May 31, 2018 by Comfort Keepers of San Marcos
You may have heard of the term “delirium” before but might not know what exactly it means.
And this is rightfully so – it is a vague, confusing term that sometimes gets thrown around inappropriately. However, it is important to inform yourself of the term and its mysterious nature, especially if you are a senior or caregiver to one:
Put simply, delirium is a sudden change in a patient’s mental status. It more frequently occurs in seniors, especially hospitalized seniors, either as a consequence of illness or injury, or because of a surgical procedure.
Delirium is a complex phenomenon. It can stem from a multitude of causes, making it difficult to even diagnose, let alone treat.
It’s estimated that almost a quarter of seniors will experience this condition at one point in their older years.
Delirium can lead to extended stays in the hospital, declined cognitive function, physical incapacitations, or even death.
Even though seniors are routinely tested for delirium, over 60% of cases go undiagnosed in hospitals.
Because of the vague nature of this condition and the many causes of it, healthcare professionals very sparingly diagnose it in their senior patients.
There is also an element of personal touch to this kind of diagnosis. How can a physician know if their patient is acting abnormally or not if they are complete strangers to one another?
Is the caregiver the solution?
This is where the caregiver comes into play.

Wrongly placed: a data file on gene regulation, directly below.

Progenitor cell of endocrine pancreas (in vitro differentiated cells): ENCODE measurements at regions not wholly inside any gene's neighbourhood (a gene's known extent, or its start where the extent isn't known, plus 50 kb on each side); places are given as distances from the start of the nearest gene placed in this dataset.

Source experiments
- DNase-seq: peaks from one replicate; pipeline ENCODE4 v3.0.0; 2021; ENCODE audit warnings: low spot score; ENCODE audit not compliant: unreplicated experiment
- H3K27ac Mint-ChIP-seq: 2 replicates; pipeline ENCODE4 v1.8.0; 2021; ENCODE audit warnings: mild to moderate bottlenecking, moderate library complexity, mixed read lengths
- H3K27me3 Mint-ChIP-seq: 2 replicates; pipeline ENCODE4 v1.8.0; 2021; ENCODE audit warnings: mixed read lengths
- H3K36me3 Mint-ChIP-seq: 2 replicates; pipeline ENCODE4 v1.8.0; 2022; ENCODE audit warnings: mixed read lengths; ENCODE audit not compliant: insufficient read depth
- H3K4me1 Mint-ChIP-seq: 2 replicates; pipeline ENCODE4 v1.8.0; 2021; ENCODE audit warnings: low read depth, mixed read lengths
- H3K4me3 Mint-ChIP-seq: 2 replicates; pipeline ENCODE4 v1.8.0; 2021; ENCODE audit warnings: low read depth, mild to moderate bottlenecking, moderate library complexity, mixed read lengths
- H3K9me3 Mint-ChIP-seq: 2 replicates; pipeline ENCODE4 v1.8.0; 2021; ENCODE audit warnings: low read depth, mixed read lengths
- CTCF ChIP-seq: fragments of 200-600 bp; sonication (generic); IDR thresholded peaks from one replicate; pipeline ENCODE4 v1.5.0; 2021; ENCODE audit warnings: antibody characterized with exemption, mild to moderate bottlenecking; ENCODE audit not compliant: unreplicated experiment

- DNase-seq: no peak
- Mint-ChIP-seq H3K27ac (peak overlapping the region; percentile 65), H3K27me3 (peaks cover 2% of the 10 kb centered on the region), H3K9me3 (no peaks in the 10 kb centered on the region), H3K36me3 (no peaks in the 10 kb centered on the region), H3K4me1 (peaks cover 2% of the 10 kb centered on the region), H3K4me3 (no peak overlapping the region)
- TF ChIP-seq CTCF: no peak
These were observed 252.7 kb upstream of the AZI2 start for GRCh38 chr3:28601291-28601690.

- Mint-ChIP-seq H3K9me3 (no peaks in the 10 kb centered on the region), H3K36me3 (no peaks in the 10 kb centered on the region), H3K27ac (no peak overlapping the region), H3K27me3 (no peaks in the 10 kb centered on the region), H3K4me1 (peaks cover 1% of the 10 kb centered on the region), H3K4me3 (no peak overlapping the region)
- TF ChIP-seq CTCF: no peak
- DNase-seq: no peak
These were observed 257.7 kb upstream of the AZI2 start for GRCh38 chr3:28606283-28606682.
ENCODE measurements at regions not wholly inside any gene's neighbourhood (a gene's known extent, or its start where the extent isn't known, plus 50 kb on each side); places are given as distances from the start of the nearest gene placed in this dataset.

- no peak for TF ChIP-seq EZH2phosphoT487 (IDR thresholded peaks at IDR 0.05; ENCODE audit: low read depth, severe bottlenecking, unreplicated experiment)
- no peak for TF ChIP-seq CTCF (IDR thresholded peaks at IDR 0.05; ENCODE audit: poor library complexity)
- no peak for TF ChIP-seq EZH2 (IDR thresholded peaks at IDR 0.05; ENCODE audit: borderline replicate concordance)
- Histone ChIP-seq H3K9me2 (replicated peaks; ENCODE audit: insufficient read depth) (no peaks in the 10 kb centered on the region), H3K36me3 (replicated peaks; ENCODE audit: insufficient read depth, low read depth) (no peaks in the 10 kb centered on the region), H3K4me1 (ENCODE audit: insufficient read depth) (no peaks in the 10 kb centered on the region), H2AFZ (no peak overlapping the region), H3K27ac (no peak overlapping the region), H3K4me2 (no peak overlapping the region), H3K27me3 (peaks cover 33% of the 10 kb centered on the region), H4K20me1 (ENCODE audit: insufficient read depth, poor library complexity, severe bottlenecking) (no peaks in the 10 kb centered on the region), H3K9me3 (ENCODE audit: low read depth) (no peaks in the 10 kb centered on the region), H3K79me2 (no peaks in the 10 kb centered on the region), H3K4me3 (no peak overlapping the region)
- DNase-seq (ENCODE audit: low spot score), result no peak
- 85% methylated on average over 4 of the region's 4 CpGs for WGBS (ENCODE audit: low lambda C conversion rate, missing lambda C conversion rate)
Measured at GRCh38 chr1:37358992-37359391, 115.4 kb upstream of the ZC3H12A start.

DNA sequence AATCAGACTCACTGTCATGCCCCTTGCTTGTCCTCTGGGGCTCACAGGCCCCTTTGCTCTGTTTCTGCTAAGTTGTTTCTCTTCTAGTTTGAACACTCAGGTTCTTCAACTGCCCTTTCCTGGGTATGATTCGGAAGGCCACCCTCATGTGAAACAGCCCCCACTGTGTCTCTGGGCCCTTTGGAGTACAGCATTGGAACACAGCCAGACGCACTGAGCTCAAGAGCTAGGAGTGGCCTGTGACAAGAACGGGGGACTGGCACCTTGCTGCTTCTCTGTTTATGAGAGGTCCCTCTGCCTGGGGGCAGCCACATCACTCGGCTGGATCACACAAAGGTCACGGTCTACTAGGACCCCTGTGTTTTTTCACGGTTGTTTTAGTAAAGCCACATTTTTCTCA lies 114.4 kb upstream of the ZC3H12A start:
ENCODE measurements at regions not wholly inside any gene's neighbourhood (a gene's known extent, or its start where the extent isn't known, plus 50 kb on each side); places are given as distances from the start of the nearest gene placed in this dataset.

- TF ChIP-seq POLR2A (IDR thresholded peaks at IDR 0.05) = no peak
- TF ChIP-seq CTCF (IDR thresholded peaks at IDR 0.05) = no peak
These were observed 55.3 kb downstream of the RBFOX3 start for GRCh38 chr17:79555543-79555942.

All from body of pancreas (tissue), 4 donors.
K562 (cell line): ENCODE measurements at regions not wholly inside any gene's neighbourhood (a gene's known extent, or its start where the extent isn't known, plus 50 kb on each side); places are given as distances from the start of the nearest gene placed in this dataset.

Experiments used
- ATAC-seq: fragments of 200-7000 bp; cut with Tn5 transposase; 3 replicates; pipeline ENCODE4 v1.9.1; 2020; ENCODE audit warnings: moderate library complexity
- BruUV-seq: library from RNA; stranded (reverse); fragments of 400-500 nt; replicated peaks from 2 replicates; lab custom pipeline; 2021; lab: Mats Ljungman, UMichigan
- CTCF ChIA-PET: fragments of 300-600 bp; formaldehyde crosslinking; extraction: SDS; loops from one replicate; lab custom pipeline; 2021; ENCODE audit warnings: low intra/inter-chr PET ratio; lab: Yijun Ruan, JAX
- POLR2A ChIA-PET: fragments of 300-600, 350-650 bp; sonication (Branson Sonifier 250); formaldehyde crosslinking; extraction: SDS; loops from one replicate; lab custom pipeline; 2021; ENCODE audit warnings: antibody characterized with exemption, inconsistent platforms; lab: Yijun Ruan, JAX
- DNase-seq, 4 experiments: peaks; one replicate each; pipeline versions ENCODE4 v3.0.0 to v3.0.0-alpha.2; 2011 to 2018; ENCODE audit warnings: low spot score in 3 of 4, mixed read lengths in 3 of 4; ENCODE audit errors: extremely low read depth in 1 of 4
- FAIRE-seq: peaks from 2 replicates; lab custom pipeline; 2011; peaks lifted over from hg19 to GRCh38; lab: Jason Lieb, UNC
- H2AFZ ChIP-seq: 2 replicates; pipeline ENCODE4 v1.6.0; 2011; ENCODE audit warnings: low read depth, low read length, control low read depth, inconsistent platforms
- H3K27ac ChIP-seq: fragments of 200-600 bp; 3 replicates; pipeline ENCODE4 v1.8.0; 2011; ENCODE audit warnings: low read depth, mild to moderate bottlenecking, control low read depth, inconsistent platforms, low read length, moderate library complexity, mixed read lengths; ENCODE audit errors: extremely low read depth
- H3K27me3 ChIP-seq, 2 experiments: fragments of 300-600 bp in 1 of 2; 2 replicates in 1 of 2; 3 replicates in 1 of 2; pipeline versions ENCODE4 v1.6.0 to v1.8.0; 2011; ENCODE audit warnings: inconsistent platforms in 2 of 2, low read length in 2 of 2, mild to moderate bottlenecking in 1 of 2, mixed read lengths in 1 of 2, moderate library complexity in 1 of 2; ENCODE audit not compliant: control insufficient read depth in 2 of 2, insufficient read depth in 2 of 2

Researchers recently wondered whether caregivers could use the questionnaires healthcare providers used and more accurately diagnose their senior loved one with delirium or not. They reviewed over 6,000 scientific papers in hopes of finding screening methods that could be used in the home, where the senior normally receives care.
One of the methods shown to work incredibly well is the Family Confusion Assessment Method, or FAM-CAM. Developed in the late 1980’s, it is still an effective and important way that family members are assessing for delirium in their senior loved ones – all with a simple set of questions.
This method along with some other tools led to better and more accurate detection of delirium in senior patients. Upon detection, the caregiver can notify the healthcare professionals sooner, leading to a quicker diagnosis and therefore earlier care. In any case, earlier care leads to a better final outcome for a patient.
Not only is this helping to ensure better health and quality of life for senior patients, but their caregivers also benefit from helping assess and diagnose them of delirium. After all, the caregivers are the ones to provide more intense care if the condition gets diagnosed too late or goes completely undiagnosed.
Studies have shown that more caregiver involvement in a senior’s care greatly increases their chances of recovering, and of maintaining the caregiver’s physical and mental health. These at-home delirium assessments administered by the caregivers are just added proof of that.
To read more about FAM-CAM and see the assessment for yourself, click here.